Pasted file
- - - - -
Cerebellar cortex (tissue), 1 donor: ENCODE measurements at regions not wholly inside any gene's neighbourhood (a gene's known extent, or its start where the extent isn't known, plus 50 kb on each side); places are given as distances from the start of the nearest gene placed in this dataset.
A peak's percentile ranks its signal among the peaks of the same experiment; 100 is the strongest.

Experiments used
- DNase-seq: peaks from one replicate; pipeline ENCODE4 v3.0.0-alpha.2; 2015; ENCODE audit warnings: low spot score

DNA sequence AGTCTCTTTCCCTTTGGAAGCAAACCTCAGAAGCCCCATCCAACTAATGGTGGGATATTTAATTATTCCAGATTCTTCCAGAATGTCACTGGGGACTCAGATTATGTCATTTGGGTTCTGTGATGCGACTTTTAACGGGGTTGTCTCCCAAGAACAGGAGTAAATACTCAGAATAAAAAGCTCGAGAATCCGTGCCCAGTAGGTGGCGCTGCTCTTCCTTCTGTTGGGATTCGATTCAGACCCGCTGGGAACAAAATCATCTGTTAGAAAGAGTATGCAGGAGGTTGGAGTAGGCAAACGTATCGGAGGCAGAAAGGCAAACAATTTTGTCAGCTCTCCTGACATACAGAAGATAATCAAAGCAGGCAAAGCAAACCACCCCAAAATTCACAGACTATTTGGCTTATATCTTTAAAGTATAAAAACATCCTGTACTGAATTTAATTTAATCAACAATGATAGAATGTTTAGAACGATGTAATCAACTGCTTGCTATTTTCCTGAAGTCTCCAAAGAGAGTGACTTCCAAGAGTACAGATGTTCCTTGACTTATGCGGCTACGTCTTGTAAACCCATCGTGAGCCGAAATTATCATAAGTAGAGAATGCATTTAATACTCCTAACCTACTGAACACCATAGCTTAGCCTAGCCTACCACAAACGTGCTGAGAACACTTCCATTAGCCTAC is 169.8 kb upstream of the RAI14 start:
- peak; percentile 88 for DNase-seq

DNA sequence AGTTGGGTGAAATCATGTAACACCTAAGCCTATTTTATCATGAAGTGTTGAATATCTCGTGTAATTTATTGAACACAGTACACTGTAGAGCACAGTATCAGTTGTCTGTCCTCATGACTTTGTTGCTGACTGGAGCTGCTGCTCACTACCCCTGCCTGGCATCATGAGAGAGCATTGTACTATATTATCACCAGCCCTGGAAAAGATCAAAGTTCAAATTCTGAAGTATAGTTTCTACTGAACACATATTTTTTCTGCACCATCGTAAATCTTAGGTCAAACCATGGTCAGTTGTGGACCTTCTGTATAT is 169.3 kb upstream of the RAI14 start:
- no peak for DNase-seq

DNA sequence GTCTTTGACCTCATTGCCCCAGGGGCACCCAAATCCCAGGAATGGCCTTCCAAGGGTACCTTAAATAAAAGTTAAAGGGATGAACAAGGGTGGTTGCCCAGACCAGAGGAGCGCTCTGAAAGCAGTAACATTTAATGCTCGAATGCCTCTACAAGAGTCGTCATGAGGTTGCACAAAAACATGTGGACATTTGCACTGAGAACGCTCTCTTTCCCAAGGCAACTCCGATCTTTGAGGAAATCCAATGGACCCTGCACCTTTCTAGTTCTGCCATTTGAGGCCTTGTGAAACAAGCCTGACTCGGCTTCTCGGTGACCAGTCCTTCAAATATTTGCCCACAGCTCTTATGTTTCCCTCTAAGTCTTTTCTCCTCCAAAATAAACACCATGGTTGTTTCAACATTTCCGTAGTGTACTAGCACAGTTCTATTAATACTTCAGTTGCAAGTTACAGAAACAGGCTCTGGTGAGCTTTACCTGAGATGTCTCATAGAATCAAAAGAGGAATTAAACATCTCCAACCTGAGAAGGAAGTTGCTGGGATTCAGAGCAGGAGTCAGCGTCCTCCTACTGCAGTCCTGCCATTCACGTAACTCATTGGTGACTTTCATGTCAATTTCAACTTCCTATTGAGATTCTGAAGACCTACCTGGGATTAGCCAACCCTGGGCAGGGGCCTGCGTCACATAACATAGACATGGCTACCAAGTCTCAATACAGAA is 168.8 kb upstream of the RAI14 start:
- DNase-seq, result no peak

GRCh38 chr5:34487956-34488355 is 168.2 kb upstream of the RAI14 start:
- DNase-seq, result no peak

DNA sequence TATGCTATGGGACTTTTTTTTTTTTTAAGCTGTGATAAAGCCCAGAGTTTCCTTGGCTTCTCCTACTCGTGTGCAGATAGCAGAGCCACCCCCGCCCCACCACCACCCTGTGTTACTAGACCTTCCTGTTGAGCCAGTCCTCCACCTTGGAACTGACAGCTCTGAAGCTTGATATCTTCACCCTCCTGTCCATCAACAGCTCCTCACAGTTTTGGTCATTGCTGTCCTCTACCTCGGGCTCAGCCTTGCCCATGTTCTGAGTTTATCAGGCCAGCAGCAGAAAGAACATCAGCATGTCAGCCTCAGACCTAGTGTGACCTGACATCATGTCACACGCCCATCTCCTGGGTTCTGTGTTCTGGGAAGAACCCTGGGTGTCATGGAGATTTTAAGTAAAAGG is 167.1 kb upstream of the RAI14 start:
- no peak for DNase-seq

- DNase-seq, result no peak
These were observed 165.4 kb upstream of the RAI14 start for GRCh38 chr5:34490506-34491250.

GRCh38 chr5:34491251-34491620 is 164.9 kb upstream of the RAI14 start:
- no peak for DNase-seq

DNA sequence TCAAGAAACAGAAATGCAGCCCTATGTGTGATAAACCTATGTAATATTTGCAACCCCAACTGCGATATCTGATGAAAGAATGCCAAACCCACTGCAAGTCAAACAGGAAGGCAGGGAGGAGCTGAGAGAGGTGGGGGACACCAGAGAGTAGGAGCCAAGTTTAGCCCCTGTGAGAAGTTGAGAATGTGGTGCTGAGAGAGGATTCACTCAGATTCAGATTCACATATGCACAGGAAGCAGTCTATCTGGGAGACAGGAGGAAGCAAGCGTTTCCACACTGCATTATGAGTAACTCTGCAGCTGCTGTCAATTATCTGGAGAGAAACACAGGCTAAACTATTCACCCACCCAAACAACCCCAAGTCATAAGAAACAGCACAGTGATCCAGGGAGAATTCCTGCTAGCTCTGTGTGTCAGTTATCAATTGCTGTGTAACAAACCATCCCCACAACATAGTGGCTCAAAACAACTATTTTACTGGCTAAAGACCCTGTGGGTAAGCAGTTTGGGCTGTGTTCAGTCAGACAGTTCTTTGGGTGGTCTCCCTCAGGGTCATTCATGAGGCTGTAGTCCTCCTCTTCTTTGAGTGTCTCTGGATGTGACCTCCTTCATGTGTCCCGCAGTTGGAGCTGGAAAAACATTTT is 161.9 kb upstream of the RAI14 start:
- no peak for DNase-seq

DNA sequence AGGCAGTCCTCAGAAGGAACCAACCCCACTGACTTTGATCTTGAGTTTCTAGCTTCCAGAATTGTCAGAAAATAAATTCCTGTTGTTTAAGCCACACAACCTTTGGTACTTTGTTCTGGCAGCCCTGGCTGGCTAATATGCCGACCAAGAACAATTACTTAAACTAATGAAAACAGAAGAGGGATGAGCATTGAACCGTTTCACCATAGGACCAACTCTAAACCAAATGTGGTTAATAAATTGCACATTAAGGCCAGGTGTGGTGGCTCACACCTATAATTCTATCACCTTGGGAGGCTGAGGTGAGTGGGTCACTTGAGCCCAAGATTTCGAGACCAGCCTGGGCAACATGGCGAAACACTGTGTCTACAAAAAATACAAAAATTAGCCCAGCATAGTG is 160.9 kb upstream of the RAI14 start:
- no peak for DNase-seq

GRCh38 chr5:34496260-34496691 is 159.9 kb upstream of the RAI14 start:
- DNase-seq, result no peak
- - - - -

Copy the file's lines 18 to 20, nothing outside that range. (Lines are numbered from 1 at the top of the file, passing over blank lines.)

- no peak for DNase-seq

DNA sequence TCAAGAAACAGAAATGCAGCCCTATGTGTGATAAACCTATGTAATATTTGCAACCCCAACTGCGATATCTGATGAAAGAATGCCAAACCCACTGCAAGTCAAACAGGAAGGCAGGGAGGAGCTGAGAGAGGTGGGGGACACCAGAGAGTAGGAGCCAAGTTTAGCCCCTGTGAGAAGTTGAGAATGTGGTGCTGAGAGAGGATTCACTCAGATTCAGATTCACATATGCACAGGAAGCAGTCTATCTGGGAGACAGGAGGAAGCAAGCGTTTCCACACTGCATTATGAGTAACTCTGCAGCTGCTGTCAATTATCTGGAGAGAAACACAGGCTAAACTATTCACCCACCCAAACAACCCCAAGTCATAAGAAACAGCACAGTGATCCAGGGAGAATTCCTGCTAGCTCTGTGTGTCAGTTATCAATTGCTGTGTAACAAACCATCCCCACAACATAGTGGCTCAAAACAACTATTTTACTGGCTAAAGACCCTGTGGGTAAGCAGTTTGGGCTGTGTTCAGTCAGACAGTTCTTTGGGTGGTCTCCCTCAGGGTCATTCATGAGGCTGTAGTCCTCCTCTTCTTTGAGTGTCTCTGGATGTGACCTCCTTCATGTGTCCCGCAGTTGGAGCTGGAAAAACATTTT is 161.9 kb upstream of the RAI14 start:
- no peak for DNase-seq